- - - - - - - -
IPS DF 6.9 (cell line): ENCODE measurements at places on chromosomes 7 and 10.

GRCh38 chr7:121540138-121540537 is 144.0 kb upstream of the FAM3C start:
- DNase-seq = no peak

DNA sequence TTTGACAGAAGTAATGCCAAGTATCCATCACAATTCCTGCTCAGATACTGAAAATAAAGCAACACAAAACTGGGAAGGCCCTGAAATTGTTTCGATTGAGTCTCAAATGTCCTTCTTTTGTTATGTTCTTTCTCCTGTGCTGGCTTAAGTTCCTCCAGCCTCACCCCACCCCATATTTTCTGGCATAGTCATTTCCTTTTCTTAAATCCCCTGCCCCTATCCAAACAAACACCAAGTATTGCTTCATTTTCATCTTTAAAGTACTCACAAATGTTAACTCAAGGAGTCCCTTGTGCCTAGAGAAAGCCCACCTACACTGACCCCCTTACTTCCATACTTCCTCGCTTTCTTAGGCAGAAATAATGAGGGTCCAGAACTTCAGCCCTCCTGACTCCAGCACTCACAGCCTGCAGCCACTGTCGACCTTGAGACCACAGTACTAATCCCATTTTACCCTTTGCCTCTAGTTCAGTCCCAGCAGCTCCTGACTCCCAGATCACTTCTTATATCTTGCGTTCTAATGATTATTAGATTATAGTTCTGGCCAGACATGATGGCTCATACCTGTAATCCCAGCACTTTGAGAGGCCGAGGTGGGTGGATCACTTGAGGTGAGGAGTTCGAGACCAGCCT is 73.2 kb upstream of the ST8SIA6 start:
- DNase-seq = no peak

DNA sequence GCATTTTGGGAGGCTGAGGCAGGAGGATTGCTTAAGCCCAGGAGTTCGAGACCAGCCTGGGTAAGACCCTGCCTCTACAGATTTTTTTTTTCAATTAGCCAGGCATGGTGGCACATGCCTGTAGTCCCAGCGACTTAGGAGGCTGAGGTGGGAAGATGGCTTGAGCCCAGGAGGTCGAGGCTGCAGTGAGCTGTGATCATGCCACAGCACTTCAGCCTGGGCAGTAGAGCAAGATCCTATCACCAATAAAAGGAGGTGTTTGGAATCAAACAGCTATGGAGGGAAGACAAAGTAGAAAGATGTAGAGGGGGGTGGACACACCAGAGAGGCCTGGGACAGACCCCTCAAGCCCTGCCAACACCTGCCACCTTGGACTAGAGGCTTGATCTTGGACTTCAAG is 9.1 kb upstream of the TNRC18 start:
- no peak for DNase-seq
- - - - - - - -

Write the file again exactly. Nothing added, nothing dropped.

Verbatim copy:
IPS DF 6.9 (cell line): ENCODE measurements at places on chromosomes 7 and 10.

GRCh38 chr7:121540138-121540537 is 144.0 kb upstream of the FAM3C start:
- DNase-seq = no peak

DNA sequence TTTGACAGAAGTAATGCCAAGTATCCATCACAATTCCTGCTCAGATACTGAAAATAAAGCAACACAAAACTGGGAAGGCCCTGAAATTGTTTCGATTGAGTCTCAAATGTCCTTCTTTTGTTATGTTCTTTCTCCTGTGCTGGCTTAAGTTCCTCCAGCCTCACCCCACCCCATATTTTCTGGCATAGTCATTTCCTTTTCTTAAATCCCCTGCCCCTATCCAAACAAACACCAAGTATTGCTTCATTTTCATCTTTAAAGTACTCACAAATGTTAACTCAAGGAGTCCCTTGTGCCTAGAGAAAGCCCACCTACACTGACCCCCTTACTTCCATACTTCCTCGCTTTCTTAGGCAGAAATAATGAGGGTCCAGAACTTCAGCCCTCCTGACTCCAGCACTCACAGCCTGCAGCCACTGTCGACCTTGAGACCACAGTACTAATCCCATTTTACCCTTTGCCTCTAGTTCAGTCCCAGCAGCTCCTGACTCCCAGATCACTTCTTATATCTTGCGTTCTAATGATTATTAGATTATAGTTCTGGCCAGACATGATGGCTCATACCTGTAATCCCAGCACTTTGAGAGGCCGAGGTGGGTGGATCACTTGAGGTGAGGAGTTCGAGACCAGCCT is 73.2 kb upstream of the ST8SIA6 start:
- DNase-seq = no peak

DNA sequence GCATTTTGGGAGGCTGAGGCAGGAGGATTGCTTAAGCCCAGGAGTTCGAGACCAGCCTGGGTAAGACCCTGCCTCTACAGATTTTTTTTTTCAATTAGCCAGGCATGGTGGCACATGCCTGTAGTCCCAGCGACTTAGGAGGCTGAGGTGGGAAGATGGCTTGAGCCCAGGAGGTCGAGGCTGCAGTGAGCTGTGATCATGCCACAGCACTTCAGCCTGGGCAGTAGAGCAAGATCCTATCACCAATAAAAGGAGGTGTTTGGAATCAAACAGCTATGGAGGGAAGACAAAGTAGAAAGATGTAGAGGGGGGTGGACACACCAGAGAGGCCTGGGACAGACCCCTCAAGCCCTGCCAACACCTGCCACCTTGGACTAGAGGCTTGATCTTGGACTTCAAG is 9.1 kb upstream of the TNRC18 start:
- no peak for DNase-seq